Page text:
Will there be tickets for At-Turaif?
Yes, but the prices have not been confirmed yet. However, Inzerillo says there will be online ticketing as well as kiosk ticketing.
When will it open?
The site is open for certain cultural events, and had a soft opening in January this year. It’s scheduled to open to the public in January 2020.
When will the first hotels be ready at Ad Diriyah?
Inzerillo estimates the first hotels will open in late 2021, with several welcoming guests in quick succession.
How many tourists do they expect at Ad Diriyah?
For the whole of Ad Diriyah itself, Inzerillo is projecting that there will be 27 million visitors per year by 2030 – 20 million from Saudi Arabia and the rest from overseas. However, he intends to cap capacity at At-Turaif, because the site "will not be trampled on; it’s not an amusement park".
Who is Jerry Inzerillo?
Inzerillo has been in the tourism industry for 50 years, and says he’s dedicated his life to it.
In his decade-long role as president of Kerzner Entertainment Group, Inzerillo was given the job of raising the profile of the company’s key properties, including several hotels in Dubai. He launched several landmark hotels, including the One&Only Royal Mirage and the $1.5 billion Atlantis on Palm Jumeirah.
He's also served as president of IMG artists, chief operating officer of Sun City and chief executive of Forbes Travel Guide.
A chat with Inzerillo about the future of Ad Diriyah
“Tourists will come. People are surprised at how resolute my answer to this is. And people are not going to come in the millions – they’ll come in the tens of millions.”
Inzerillo is steadfast in his opinions about the future of not only Ad Diriyah, but Saudi Arabia as a whole. He can trace his involvement in the project back two decades to when he was working in Dubai on the One&Only Royal Mirage. He’d popped over to the kingdom with a Saudi friend and discovered the ancient site in a sorry state.
“I said, if this is where the Saudi state started, why is it in such poor condition, and why doesn’t anybody know about it?” he recalls.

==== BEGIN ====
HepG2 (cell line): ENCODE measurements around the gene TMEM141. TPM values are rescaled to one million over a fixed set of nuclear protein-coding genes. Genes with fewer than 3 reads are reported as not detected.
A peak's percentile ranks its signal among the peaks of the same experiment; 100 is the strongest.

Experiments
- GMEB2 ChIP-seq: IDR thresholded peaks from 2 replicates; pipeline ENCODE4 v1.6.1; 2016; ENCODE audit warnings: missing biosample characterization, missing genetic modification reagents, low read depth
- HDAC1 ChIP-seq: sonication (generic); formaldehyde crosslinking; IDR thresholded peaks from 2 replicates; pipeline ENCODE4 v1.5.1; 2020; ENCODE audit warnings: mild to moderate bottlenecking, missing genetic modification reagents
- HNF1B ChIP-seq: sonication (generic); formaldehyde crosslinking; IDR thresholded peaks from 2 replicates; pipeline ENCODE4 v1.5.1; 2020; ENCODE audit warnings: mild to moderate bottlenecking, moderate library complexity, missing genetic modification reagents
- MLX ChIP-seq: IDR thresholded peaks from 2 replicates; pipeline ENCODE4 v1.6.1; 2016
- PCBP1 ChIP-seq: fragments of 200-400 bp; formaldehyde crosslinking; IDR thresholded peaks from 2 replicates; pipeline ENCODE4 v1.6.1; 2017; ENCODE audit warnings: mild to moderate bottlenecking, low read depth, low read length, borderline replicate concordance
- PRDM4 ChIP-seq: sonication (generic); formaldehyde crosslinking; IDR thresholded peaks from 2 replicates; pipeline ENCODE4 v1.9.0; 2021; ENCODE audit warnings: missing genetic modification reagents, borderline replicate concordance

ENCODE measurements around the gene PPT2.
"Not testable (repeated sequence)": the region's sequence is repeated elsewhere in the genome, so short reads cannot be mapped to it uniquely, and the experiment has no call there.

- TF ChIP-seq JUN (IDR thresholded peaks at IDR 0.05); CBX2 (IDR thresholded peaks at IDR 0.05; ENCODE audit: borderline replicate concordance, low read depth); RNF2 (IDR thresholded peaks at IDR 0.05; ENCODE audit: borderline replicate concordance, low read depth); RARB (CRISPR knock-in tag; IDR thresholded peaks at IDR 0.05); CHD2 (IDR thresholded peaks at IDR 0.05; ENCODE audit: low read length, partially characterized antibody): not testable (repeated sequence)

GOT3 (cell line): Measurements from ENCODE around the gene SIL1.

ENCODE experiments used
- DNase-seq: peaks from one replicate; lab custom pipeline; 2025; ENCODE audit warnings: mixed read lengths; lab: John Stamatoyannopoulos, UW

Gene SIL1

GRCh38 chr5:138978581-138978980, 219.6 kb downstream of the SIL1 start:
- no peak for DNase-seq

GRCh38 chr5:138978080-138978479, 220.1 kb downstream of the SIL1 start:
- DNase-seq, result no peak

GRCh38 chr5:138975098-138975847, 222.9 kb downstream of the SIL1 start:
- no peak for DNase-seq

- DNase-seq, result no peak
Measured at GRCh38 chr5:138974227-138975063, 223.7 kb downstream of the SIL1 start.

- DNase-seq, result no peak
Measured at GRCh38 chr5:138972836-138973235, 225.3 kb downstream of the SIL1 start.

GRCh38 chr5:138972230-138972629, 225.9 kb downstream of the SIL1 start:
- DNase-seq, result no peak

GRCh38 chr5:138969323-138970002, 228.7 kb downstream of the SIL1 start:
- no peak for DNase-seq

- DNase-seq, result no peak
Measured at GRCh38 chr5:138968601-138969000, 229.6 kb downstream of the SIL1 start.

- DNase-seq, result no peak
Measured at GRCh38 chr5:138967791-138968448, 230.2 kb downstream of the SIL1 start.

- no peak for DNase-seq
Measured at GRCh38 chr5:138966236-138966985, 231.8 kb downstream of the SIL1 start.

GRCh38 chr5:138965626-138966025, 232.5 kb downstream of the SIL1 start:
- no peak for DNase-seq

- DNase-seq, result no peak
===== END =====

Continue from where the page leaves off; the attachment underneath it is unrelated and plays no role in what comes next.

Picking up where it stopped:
“So, to my delight, while His Majesty [King Salman] was governor of Riyadh, because this was his father’s home, he authorised and lobbied for what would become the Unesco World Heritage Site.”
Inzerillo was appointed as the chief executive of the DGDA by Crown Prince Mohammed bin Salman in 2018.
“The Crown Prince said to me in one of our first meetings that one of the first things his father said to him as a young business executive was to surround yourself with passionate people because that’s a big part of success.”
Inzerillo then set about forming his 264-strong team. He’s incredibly proud of the people he has brought together, of which 31 per cent are women, 81 per cent are Saudi and 74 per cent have their master's degrees.
“They’re fired up, these young people. And they believe in their future and they believe in the kingdom.
“And with the giga projects all the CEOs believe very deeply in their projects and that’s very infectious to society.”
Inzerillo says Saudis were accepting of the pace of change in the country, and reforms were being implemented carefully. But with this comes the relaxation for rules for tourists, too. Perhaps that's why the dress code for tourists have been relaxed; it was confirmed yesterday that female travellers to Saudi Arabia would not have to wear an abaya.
“Will there be sensitivities here? Yes, but no more so than other countries. We just ask you to respect our sociological customs like when we come to yours.
“We would expect you to be respectful of our cultural sensitivities the same way you would if you went to Japan or Pakistan or India. We’re not going to demand you wear anything.”
So, Inzerillo is building it, but will they come? Unsurprisingly, he’s vehement people will arrive in their droves now that Saudi Arabia has opened its doors. After all, young people are now less interested in collecting material things and more interested with experiences, he says, and one thing that sets Saudi apart is “experiential authenticity”.
“There’s a tonne of noise out there at the moment, but the Crown Prince really wants people to come and experience the accommodating Saudi Arabian hospitality and he wants people to see how beautiful the country is.
“Come see for yourself where you can distinguish the noise from the reality.”